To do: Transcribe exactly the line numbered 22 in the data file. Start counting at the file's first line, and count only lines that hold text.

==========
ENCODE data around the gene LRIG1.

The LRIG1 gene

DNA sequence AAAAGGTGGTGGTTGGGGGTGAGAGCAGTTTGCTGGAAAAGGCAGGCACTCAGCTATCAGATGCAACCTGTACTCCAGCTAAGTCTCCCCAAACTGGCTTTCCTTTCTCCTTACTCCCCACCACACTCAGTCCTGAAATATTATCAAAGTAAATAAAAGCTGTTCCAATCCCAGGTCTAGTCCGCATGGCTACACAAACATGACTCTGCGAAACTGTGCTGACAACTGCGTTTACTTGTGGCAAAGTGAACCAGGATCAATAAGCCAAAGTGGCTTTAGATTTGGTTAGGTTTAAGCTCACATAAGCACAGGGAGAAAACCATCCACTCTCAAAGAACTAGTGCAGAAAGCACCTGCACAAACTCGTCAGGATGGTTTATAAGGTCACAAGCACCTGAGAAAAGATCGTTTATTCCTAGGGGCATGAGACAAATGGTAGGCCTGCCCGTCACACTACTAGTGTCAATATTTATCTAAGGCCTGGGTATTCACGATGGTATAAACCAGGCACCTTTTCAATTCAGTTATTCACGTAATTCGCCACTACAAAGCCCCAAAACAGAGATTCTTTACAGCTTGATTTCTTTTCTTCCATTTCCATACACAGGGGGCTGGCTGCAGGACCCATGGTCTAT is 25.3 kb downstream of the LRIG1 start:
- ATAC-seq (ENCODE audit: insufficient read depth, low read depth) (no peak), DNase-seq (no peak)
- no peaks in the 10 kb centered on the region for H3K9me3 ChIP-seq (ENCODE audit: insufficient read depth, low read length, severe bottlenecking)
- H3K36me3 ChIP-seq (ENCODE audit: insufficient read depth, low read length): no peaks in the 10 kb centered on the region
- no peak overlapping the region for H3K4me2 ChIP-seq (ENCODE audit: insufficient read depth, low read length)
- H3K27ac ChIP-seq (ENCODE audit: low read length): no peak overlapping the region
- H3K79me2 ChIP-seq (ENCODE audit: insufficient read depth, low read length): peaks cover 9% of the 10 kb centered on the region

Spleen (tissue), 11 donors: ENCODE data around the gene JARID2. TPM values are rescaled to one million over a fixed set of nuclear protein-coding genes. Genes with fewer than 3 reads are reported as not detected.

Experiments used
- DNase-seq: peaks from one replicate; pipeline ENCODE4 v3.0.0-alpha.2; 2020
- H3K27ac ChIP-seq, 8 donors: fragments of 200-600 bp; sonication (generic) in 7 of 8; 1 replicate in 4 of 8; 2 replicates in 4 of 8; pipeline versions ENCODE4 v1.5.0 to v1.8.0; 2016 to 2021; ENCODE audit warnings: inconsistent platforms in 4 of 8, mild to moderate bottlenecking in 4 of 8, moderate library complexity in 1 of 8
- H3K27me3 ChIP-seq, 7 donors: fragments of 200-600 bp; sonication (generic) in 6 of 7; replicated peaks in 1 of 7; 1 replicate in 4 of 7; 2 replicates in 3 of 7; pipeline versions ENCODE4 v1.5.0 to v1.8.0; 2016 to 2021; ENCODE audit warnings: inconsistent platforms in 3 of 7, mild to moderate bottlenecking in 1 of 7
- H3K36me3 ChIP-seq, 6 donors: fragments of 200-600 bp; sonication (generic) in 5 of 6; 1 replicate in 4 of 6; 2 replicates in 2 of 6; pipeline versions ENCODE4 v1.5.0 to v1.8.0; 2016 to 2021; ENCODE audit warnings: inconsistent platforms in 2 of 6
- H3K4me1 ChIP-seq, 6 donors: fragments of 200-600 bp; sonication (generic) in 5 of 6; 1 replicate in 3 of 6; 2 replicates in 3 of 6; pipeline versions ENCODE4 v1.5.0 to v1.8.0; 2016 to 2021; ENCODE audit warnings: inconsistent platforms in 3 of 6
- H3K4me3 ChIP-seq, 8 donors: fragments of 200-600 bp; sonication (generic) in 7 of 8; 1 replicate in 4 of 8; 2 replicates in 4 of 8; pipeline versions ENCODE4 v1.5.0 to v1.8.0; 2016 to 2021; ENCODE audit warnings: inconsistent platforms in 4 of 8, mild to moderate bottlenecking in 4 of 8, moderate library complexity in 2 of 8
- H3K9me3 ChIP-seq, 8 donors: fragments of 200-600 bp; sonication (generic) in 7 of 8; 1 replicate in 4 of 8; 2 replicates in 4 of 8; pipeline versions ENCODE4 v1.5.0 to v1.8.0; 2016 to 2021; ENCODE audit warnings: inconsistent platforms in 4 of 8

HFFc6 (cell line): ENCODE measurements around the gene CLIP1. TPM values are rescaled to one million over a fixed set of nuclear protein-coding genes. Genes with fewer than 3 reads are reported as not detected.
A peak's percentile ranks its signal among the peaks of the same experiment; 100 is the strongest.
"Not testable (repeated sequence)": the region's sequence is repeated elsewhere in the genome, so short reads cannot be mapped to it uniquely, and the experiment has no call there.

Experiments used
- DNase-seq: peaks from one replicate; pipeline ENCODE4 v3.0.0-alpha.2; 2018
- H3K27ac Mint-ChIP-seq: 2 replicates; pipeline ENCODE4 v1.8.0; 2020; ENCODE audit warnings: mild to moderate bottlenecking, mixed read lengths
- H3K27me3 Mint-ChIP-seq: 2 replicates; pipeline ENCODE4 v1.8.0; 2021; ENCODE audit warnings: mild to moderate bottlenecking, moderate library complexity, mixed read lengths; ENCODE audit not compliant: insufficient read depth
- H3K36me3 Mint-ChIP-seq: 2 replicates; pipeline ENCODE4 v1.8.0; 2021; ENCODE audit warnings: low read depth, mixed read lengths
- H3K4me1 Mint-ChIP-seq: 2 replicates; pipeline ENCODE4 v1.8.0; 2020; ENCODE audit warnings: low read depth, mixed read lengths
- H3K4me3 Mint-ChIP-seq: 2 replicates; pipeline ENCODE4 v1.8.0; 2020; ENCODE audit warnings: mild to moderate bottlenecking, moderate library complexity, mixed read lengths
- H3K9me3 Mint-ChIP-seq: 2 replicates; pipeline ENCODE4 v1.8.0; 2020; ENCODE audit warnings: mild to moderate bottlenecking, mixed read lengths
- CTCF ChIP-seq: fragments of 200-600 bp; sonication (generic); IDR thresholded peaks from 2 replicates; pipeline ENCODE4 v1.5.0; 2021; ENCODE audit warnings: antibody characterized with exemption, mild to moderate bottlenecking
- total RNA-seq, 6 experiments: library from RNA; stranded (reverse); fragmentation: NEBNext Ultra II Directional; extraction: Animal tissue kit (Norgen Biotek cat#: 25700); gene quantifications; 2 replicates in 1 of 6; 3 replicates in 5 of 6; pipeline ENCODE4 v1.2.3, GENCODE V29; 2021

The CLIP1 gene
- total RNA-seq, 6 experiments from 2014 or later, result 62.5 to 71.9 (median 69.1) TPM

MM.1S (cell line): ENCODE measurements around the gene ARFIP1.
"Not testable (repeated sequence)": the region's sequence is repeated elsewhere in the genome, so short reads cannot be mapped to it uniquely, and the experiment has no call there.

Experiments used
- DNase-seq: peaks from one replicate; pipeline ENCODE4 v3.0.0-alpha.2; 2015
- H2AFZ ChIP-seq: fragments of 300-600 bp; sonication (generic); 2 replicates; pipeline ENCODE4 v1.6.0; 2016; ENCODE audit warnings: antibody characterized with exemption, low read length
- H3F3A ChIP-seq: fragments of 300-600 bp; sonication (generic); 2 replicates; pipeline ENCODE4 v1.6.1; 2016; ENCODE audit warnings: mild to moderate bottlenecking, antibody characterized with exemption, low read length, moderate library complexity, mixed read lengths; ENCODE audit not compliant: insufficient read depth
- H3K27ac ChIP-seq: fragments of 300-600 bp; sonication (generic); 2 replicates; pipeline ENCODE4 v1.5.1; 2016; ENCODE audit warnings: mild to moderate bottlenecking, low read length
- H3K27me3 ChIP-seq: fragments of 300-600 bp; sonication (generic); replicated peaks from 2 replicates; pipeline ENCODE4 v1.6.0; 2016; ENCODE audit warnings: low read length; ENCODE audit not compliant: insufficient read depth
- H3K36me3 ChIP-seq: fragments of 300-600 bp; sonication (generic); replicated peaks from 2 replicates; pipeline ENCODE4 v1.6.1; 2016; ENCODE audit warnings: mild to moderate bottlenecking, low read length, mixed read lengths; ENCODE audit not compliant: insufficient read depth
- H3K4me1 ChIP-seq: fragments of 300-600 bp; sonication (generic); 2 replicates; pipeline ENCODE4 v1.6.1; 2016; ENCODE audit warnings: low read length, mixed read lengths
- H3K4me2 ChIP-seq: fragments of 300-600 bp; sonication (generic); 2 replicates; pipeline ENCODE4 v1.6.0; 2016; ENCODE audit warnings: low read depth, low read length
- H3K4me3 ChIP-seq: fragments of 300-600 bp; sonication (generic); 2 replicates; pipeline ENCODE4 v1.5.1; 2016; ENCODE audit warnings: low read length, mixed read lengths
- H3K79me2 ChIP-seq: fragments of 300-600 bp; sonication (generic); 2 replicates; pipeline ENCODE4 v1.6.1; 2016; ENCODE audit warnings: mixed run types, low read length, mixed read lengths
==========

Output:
Experiments used